The present invention overcomes these defects by providing a flexible mesh assembly structure that includes uniquely designed resistive structures that detect intrusion and other physical damage. Further, the resistive structures make the flexible mesh assembly optically opaque and may obscure x-ray and other ionizing radiation intrusion.
It is, therefore, an object of the present invention to provide a structure and method for a tamper respondent electronic circuit enclosure having an integrated circuit structure, a mesh structure surrounding the integrated circuit structure, and a sealed enclosure surrounding the mesh structure. The mesh structure includes a layer of flexible dielectric having a first side and a second side, a screen-printed pattern of flexible electrically conductive first circuit lines forming a first resistor network on the first side, and a photolithographically-formed pattern of flexible electrically conductive second circuit lines forming a second resistor network on the second side. When viewed from the side, the first circuit lines appear interleaved with the second circuit lines. The first circuit lines comprise conductive ink lines and the second lines comprise metal lines. The electronic circuit enclosure can also include an electrical connection between the first circuit lines and the second circuit lines, and a pressure sensitive adhesive adapted to connect the mesh structure to the integrated circuit structure. The first circuit lines may have a different width than the second circuit lines.
The invention can also include a method of manufacturing a tamper respondent electronic circuit article which includes screen printing a pattern of flexible electrically conductive first circuit lines forming a first resistor network on a first side of a flexible dielectric and photolithographically forming a pattern of flexible electrically conductive second circuit lines which form a second resistor network on a second side of the flexible dielectric.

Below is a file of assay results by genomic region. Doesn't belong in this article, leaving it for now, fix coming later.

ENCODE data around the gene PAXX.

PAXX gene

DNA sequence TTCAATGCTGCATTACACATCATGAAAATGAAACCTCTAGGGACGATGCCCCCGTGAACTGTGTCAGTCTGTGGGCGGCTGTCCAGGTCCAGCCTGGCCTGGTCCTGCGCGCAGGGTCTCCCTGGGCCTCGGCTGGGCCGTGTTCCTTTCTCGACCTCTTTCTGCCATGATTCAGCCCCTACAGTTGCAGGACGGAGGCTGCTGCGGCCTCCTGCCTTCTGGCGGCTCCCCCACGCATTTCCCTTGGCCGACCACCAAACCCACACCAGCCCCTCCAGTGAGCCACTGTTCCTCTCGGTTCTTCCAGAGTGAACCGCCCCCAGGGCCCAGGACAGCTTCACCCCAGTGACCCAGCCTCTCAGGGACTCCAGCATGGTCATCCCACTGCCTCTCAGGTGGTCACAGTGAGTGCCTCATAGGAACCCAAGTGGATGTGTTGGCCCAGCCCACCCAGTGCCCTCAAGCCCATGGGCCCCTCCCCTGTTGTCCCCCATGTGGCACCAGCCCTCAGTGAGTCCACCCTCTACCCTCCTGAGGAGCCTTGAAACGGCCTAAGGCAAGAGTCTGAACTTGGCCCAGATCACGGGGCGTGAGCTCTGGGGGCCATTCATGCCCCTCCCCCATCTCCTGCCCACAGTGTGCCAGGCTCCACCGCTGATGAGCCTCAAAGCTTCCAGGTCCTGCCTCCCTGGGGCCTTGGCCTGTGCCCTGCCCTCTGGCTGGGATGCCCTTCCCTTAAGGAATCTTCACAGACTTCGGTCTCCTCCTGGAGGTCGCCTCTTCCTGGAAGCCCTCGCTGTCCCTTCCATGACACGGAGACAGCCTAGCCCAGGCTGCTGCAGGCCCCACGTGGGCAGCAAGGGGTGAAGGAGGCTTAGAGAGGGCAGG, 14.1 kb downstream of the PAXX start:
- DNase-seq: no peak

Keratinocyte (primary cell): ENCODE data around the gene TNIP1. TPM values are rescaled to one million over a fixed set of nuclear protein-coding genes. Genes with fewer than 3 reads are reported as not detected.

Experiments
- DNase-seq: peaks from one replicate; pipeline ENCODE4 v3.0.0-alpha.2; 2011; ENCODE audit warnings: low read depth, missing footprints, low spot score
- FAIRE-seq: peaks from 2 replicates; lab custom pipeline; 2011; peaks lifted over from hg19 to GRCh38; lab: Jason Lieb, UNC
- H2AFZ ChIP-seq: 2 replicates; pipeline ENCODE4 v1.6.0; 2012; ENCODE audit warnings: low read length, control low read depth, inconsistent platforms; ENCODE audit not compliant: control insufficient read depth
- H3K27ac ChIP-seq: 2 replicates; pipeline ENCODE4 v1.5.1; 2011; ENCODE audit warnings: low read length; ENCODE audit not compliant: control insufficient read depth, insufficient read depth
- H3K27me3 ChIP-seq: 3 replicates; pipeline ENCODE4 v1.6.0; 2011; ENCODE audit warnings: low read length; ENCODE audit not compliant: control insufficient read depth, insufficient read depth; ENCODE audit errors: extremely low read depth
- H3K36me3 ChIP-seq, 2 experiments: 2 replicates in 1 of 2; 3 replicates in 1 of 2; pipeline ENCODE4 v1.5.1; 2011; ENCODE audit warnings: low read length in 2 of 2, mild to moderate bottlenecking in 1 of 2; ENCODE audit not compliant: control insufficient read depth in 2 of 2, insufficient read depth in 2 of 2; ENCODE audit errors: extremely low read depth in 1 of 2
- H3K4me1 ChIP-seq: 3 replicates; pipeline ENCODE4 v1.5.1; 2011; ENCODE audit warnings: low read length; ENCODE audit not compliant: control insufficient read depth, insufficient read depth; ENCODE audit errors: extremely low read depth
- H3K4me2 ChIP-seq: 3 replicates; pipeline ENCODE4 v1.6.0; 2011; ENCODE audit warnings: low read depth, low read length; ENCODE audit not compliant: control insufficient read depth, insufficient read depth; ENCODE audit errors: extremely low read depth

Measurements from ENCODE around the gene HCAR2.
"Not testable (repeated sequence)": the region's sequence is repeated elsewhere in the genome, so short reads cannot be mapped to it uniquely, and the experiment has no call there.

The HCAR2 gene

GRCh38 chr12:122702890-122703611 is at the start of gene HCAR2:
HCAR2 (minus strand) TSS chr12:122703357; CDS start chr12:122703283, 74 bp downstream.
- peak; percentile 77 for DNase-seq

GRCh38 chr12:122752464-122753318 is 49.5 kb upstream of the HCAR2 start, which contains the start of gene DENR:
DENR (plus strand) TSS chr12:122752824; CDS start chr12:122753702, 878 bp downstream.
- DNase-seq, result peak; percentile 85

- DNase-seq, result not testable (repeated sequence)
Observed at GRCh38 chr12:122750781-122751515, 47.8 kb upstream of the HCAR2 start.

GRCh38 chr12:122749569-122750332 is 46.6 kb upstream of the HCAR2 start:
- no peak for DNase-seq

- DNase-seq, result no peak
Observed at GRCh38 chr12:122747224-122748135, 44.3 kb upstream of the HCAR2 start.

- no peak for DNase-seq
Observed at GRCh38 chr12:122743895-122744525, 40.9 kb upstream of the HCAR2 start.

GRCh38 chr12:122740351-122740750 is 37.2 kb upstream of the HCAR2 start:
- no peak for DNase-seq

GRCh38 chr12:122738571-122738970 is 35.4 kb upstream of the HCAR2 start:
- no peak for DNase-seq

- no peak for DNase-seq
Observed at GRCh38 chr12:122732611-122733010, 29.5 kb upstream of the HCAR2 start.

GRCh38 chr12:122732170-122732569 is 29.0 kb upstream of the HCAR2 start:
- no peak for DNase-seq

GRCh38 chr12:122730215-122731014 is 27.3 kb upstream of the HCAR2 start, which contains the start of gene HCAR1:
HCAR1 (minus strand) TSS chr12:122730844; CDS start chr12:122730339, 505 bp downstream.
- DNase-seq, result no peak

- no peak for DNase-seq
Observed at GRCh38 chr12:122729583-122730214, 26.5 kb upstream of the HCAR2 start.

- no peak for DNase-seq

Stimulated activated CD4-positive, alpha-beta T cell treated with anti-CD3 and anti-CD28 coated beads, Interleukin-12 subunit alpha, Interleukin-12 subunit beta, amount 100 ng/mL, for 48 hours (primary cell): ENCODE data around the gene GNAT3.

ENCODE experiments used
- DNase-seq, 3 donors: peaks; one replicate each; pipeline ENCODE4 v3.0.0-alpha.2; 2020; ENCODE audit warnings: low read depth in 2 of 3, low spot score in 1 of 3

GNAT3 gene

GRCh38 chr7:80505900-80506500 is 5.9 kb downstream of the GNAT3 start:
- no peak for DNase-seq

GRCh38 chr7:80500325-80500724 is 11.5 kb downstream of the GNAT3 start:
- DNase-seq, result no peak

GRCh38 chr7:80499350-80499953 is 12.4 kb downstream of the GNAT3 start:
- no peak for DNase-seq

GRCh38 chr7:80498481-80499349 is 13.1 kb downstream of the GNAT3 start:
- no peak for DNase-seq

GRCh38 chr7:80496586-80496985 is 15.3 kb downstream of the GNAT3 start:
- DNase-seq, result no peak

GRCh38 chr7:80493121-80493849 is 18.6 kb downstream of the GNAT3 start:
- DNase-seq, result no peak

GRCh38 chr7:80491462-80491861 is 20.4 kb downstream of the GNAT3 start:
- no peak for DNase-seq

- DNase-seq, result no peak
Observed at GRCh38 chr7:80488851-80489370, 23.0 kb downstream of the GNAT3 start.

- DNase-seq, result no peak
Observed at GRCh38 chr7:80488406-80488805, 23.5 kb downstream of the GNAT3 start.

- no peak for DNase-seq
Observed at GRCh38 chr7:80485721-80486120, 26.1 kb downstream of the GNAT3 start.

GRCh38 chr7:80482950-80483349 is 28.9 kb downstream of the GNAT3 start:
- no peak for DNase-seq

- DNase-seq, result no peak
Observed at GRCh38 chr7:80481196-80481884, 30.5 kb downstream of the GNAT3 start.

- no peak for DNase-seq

The foregoing and other objects, aspects and advantages will be better understood from the following detailed description of a preferred embodiment of the invention with reference to the drawings, in which:
FIG. 1 is a schematic perspective diagram of components that will be included within an enclosure;
FIG. 2 is a schematic perspective diagram of a circuit board partially wrapped with a flexible mesh structure;
FIG. 3 is a schematic perspective diagram of the circuit board completely wrapped with the flexible mesh structure;
FIG. 4 is a schematic perspective diagram of the structure in FIG. 3 placed within an enclosure;
FIGS. 5A-5F are schematic cross-sectional diagrams of the flexible mesh structure;
FIGS. 6A-6E are schematic perspective diagrams illustrating an alternative method of wrapping the mesh around the circuit card;
FIG. 7 is a schematic diagram illustrating an alternative box structure to surround the card; and
FIGS. 8A-8B are top and cross-sectional schematic diagrams, respectively, illustrating the cable ends that are integrated into the inventive structure.
Referring now to the drawings, one exemplary enclosure according to the invention is shown in perspective view in FIGS. 1-4. FIGS. 5A-5F illustrate cross-sectional views of the flexible mesh that produces many benefits of the invention. More specifically, referring to FIG. 1, the internal components within the enclosure are shown in an exploded perspective view. In FIG. 1, a circuit card 24 is provided which contains thereon the various components for encryption and key storage in volatile memory 16, and the battery and the protection circuitry for the volatile memory for the encryption/decryption facility. The components other than the volatile memory 16 are designated generally as 26, all being shown conceptually. These components may also include a battery. The specific location, number and function are not critical to this invention.
Disposed over each side of the circuit card 24 are a pair of plastic preforms 27 and 28 which fit over the components and provide the proper control surface or form-factor for the wrapping of the mesh member which will be described presently. If the circuit card 24 employs pins, then holes (unnumbered) or slots to receive such pins are provided in preform 28. The circuit card 24 and the preforms 27 and 28 are stacked in superimposed relationship so as to receive a flexible mesh structure (e.g., mesh member) 31 wrapped therearound which will form the barrier against any unauthorized attempts at mechanical, chemical, or ionizing intrusion to the circuit card 24.